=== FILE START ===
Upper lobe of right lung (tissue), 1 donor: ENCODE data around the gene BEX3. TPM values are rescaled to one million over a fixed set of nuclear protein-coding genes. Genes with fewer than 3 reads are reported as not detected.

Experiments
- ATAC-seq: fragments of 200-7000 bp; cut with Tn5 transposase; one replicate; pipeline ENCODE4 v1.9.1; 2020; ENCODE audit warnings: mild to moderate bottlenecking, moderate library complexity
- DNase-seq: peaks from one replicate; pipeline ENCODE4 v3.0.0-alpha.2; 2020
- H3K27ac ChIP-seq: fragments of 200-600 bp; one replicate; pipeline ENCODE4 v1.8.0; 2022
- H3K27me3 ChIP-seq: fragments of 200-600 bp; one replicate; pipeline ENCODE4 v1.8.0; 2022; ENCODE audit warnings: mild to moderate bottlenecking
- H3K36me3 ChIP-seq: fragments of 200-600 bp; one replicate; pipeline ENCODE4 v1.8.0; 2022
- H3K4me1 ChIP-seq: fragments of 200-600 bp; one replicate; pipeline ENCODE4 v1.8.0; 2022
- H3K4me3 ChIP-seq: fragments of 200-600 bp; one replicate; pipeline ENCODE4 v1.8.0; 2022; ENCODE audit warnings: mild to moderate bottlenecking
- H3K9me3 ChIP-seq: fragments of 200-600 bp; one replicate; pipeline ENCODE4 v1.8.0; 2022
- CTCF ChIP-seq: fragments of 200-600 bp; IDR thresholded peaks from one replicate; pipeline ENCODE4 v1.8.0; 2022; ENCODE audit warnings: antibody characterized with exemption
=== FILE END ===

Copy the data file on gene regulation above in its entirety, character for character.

Upper lobe of right lung (tissue), 1 donor: ENCODE data around the gene BEX3. TPM values are rescaled to one million over a fixed set of nuclear protein-coding genes. Genes with fewer than 3 reads are reported as not detected.

Experiments
- ATAC-seq: fragments of 200-7000 bp; cut with Tn5 transposase; one replicate; pipeline ENCODE4 v1.9.1; 2020; ENCODE audit warnings: mild to moderate bottlenecking, moderate library complexity
- DNase-seq: peaks from one replicate; pipeline ENCODE4 v3.0.0-alpha.2; 2020
- H3K27ac ChIP-seq: fragments of 200-600 bp; one replicate; pipeline ENCODE4 v1.8.0; 2022
- H3K27me3 ChIP-seq: fragments of 200-600 bp; one replicate; pipeline ENCODE4 v1.8.0; 2022; ENCODE audit warnings: mild to moderate bottlenecking
- H3K36me3 ChIP-seq: fragments of 200-600 bp; one replicate; pipeline ENCODE4 v1.8.0; 2022
- H3K4me1 ChIP-seq: fragments of 200-600 bp; one replicate; pipeline ENCODE4 v1.8.0; 2022
- H3K4me3 ChIP-seq: fragments of 200-600 bp; one replicate; pipeline ENCODE4 v1.8.0; 2022; ENCODE audit warnings: mild to moderate bottlenecking
- H3K9me3 ChIP-seq: fragments of 200-600 bp; one replicate; pipeline ENCODE4 v1.8.0; 2022
- CTCF ChIP-seq: fragments of 200-600 bp; IDR thresholded peaks from one replicate; pipeline ENCODE4 v1.8.0; 2022; ENCODE audit warnings: antibody characterized with exemption